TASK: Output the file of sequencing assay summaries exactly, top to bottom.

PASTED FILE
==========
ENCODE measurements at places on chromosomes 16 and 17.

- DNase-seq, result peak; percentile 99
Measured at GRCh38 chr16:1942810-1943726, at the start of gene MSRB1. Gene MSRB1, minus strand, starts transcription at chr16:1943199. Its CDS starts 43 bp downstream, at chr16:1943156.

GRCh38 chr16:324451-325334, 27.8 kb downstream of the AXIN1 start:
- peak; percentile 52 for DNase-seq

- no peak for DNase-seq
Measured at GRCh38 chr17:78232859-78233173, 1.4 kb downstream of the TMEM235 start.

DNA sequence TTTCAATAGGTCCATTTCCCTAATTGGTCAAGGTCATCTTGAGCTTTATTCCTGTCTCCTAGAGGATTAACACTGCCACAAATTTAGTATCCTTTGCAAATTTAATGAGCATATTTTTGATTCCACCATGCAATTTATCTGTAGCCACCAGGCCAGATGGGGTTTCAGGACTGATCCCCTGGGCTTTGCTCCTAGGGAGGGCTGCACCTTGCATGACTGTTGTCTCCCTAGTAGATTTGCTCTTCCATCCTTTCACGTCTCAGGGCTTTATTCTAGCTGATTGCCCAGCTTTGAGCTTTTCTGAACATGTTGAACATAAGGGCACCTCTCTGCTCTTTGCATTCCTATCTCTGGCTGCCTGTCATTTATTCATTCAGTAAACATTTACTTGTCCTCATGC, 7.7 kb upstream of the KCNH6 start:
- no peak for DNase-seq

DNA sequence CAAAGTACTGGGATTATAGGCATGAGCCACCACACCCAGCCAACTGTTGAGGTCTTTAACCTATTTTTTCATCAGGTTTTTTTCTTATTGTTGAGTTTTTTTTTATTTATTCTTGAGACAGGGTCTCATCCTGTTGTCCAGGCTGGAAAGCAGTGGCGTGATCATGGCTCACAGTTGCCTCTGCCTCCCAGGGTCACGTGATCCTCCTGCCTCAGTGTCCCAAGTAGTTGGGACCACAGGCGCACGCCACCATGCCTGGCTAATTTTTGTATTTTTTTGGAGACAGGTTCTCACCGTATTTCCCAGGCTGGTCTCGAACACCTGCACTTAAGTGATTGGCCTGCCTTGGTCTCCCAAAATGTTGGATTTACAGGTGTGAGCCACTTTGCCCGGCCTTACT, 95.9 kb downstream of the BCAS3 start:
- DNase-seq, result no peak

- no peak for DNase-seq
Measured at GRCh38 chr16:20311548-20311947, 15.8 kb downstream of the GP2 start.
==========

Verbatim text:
ENCODE measurements at places on chromosomes 16 and 17.

- DNase-seq, result peak; percentile 99
Measured at GRCh38 chr16:1942810-1943726, at the start of gene MSRB1. Gene MSRB1, minus strand, starts transcription at chr16:1943199. Its CDS starts 43 bp downstream, at chr16:1943156.

GRCh38 chr16:324451-325334, 27.8 kb downstream of the AXIN1 start:
- peak; percentile 52 for DNase-seq

- no peak for DNase-seq
Measured at GRCh38 chr17:78232859-78233173, 1.4 kb downstream of the TMEM235 start.

DNA sequence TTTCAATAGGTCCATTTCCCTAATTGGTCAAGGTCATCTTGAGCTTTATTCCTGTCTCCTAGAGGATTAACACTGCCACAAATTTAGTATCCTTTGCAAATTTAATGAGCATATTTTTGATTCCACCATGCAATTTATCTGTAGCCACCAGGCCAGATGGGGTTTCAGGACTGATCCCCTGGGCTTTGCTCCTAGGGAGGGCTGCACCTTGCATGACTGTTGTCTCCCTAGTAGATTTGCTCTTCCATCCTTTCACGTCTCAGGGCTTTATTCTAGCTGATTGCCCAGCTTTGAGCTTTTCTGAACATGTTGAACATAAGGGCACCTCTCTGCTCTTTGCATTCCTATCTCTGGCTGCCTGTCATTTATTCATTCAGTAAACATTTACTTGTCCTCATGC, 7.7 kb upstream of the KCNH6 start:
- no peak for DNase-seq

DNA sequence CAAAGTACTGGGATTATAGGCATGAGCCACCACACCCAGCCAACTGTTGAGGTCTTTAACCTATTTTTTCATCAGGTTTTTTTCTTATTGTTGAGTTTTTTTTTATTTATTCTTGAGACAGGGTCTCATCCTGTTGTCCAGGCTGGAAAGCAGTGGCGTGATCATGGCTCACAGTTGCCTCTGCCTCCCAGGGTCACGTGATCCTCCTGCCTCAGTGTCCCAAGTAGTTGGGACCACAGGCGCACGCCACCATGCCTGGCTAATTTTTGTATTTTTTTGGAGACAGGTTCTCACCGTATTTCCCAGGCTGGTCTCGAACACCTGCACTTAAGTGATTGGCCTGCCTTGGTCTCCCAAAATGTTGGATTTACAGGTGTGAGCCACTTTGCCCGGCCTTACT, 95.9 kb downstream of the BCAS3 start:
- DNase-seq, result no peak

- no peak for DNase-seq
Measured at GRCh38 chr16:20311548-20311947, 15.8 kb downstream of the GP2 start.